What Is a Security Scan?
A security scan is an automated process, which scans elements of a network, application or device to check for security flaws. Security scanning is something that should be undertaken regularly to ensure information remains secure.
Both network security scans and web application security scans can be done using a security scanner such as Acunetix. A network security scan would perform the following:
- Scan and audit your internet facing servers for over 35,000 vulnerabilities, identifying system, and network weaknesses.
- Identify vulnerable versions of applications and ensuring that servers are not running any illegitimate services, such as Trojans.
- Using various techniques such as OS fingerprinting to discover the information that the systems are leaking.
- Ensure that all the organization’s services, including FTP and mail, do not suffer from Heartbleed, POODLE or Shell Shock.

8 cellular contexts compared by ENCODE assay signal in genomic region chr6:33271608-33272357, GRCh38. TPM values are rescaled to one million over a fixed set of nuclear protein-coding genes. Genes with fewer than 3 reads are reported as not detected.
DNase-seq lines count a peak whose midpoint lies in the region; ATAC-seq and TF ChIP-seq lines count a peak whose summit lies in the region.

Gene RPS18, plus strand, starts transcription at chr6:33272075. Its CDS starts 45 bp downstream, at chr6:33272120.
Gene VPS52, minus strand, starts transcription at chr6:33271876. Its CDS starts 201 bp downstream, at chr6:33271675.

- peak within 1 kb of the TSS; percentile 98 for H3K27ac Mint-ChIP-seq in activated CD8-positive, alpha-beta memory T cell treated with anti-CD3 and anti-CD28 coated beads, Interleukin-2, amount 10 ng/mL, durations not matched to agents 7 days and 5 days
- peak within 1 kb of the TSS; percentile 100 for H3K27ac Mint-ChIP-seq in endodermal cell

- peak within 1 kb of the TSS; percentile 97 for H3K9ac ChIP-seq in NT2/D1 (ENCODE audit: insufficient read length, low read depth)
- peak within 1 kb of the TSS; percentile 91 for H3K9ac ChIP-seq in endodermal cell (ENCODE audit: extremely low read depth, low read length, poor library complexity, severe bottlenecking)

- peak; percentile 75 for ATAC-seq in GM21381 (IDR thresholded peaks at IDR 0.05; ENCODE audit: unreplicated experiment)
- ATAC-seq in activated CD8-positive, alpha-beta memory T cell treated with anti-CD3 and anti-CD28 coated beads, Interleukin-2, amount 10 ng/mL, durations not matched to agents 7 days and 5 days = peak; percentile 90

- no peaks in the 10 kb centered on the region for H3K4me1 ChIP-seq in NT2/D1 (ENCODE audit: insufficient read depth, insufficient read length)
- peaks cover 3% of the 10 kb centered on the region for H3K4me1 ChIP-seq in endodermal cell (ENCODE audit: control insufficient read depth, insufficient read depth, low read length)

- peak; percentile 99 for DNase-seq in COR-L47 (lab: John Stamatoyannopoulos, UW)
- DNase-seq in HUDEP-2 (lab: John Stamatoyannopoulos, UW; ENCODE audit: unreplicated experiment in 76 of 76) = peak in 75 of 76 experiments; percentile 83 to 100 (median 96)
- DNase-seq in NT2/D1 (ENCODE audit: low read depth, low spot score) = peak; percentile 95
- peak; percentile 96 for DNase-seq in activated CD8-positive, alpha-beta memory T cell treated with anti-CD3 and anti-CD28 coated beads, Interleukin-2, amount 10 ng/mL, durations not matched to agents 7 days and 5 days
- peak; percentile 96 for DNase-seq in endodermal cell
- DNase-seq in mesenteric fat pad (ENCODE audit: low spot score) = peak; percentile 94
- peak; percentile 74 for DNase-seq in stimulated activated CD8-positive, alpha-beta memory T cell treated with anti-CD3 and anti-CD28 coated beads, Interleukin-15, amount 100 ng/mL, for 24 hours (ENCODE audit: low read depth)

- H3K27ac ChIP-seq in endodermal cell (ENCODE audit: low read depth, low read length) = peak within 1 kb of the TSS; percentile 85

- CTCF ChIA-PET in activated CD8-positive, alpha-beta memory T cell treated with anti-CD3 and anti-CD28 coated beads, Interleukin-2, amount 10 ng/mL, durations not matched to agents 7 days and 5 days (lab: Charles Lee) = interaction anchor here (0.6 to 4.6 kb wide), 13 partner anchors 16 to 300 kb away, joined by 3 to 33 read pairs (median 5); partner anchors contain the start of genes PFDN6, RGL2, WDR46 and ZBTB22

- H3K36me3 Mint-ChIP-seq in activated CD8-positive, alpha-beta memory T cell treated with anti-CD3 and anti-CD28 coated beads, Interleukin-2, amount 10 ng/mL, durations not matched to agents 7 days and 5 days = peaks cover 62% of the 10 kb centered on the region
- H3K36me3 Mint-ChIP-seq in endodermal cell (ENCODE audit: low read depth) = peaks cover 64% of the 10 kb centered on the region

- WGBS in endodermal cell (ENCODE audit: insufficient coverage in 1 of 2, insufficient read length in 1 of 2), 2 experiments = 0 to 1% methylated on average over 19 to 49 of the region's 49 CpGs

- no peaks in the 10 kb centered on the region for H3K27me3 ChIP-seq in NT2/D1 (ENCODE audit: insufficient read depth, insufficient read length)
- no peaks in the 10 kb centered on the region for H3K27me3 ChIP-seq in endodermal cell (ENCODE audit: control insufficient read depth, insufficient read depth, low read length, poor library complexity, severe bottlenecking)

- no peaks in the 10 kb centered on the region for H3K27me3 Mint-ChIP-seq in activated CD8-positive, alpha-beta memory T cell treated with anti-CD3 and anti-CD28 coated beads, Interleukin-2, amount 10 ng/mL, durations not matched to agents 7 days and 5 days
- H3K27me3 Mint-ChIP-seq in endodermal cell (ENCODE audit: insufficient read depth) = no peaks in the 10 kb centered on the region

Another level of security scanning is a web application vulnerability scan, which checks web applications for any vulnerabilities which would allow a hacker to gain access, thereby risking data theft, defacement, and loss of customer trust. There are many different types of vulnerabilities but some of the most common ones are SQL injection and Cross Site Scripting, of which there are many variants. A security scanner such as Acunetix Web Vulnerability Scanner does the following:
- Crawls thousands of pages without interruption, at lightning speed.
- In-depth testing of SQL injection and Cross-Site Scripting (XSS), the most thorough scanner for these vulnerabilities.
- Acunetix AcuSensor Technology allows accurate scanning with low false positives, by combining black box scanning techniques with feedback from its sensors placed inside the source code.
- A Login Sequence Recorder to make testing of password protected areas quick and easy.
- Acunetix DeepScan, which can interpret SOAP, XML, AJAX, and JSON.
The final level of security scanning is a system scan of an individual device (i.e your PC). This would find malware, trojans, keystroke loggers and anything else harmful to your machine.